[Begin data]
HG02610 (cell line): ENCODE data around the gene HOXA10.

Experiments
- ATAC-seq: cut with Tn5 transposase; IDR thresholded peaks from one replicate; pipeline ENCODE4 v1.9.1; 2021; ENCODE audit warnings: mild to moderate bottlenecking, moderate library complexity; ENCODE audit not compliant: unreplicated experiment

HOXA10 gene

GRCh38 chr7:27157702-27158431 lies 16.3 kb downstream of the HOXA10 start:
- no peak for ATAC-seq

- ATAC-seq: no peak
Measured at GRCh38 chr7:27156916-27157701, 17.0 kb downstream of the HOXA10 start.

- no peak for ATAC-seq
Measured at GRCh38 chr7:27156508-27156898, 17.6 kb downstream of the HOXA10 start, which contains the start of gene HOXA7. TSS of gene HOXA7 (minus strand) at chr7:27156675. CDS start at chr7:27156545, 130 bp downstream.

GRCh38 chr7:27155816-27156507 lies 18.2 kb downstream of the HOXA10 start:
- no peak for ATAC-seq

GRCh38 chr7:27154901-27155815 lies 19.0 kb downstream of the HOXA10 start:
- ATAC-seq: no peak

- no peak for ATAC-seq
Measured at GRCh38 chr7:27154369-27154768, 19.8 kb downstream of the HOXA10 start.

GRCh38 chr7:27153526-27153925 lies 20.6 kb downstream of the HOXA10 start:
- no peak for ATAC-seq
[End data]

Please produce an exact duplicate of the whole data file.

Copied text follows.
HG02610 (cell line): ENCODE data around the gene HOXA10.

Experiments
- ATAC-seq: cut with Tn5 transposase; IDR thresholded peaks from one replicate; pipeline ENCODE4 v1.9.1; 2021; ENCODE audit warnings: mild to moderate bottlenecking, moderate library complexity; ENCODE audit not compliant: unreplicated experiment

HOXA10 gene

GRCh38 chr7:27157702-27158431 lies 16.3 kb downstream of the HOXA10 start:
- no peak for ATAC-seq

- ATAC-seq: no peak
Measured at GRCh38 chr7:27156916-27157701, 17.0 kb downstream of the HOXA10 start.

- no peak for ATAC-seq
Measured at GRCh38 chr7:27156508-27156898, 17.6 kb downstream of the HOXA10 start, which contains the start of gene HOXA7. TSS of gene HOXA7 (minus strand) at chr7:27156675. CDS start at chr7:27156545, 130 bp downstream.

GRCh38 chr7:27155816-27156507 lies 18.2 kb downstream of the HOXA10 start:
- no peak for ATAC-seq

GRCh38 chr7:27154901-27155815 lies 19.0 kb downstream of the HOXA10 start:
- ATAC-seq: no peak

- no peak for ATAC-seq
Measured at GRCh38 chr7:27154369-27154768, 19.8 kb downstream of the HOXA10 start.

GRCh38 chr7:27153526-27153925 lies 20.6 kb downstream of the HOXA10 start:
- no peak for ATAC-seq